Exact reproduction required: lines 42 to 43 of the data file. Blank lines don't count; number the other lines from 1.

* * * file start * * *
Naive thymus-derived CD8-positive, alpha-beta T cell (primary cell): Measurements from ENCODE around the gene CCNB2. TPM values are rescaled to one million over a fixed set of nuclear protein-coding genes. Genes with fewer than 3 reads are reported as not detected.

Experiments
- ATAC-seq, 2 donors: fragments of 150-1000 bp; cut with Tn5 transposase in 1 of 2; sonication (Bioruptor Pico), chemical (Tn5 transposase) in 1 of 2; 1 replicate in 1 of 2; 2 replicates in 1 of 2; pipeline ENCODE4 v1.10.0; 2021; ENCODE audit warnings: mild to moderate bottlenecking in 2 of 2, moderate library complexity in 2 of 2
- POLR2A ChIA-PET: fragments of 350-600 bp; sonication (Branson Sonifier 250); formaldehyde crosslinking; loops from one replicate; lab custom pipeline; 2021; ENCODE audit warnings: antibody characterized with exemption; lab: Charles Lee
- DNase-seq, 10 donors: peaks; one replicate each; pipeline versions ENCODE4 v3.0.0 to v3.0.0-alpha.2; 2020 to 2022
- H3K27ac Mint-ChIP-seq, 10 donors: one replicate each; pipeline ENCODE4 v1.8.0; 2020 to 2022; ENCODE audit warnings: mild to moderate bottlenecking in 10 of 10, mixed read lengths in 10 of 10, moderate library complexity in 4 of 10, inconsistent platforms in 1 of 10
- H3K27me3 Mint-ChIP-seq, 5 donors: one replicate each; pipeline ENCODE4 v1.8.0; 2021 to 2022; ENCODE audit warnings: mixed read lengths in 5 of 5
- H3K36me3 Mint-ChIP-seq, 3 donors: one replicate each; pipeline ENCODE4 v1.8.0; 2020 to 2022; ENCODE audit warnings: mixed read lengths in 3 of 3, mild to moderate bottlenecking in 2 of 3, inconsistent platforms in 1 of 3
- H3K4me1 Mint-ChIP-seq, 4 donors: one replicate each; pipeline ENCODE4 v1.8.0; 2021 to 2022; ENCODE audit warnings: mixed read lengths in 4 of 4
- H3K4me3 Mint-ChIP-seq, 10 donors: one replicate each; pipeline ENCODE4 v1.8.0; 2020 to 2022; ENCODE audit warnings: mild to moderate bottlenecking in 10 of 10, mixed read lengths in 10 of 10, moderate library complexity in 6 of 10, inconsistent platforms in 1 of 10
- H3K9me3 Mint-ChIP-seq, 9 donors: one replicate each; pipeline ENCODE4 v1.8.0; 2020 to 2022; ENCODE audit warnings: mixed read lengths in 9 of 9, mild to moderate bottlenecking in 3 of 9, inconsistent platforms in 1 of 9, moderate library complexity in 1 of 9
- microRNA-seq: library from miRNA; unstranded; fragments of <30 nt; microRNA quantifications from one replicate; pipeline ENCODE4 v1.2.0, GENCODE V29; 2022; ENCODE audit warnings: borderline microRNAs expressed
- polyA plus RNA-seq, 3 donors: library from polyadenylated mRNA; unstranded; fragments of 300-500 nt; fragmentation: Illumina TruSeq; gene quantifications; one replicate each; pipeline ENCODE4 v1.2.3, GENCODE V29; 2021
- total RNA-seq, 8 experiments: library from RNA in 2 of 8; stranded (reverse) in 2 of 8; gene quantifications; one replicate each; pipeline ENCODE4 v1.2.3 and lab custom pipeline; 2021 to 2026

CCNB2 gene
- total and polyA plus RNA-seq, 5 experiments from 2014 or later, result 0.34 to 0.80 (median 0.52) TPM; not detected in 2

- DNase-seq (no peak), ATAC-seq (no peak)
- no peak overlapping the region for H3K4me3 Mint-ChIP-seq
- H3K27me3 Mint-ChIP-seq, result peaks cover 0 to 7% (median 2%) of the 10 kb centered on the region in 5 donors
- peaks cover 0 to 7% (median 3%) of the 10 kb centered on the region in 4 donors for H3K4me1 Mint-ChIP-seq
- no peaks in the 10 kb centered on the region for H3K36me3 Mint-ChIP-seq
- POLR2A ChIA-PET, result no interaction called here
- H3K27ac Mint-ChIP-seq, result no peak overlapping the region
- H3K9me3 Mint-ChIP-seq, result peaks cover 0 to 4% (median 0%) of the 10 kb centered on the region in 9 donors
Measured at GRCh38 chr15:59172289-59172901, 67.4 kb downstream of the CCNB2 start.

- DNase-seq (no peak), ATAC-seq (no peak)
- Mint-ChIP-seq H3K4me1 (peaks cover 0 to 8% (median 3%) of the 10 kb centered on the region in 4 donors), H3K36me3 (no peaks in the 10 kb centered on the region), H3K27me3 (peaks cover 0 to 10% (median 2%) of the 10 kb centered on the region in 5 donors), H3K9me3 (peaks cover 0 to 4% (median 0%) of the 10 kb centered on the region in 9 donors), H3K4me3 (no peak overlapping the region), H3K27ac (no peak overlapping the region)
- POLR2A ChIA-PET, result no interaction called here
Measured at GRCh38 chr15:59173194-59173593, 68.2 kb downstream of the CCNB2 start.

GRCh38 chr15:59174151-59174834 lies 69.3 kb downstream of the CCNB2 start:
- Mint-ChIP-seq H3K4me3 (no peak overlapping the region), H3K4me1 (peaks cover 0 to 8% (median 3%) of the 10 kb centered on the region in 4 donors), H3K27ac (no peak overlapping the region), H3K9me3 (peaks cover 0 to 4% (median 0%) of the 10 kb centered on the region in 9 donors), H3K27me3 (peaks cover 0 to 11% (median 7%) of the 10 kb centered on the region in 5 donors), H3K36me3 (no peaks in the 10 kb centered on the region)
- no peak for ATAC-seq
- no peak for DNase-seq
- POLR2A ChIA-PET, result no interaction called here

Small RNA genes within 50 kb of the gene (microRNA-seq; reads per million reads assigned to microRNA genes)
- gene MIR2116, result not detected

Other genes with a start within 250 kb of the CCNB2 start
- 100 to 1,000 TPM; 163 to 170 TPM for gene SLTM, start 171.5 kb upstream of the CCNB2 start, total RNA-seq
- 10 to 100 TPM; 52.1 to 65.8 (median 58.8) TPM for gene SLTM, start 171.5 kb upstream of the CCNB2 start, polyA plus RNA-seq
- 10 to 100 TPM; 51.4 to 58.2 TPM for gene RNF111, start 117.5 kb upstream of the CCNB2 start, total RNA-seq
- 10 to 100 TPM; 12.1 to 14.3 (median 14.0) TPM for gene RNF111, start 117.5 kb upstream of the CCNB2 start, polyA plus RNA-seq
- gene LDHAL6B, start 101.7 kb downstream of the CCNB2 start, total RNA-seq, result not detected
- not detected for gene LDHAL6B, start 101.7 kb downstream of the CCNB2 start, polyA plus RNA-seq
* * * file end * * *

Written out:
- gene LDHAL6B, start 101.7 kb downstream of the CCNB2 start, total RNA-seq, result not detected
- not detected for gene LDHAL6B, start 101.7 kb downstream of the CCNB2 start, polyA plus RNA-seq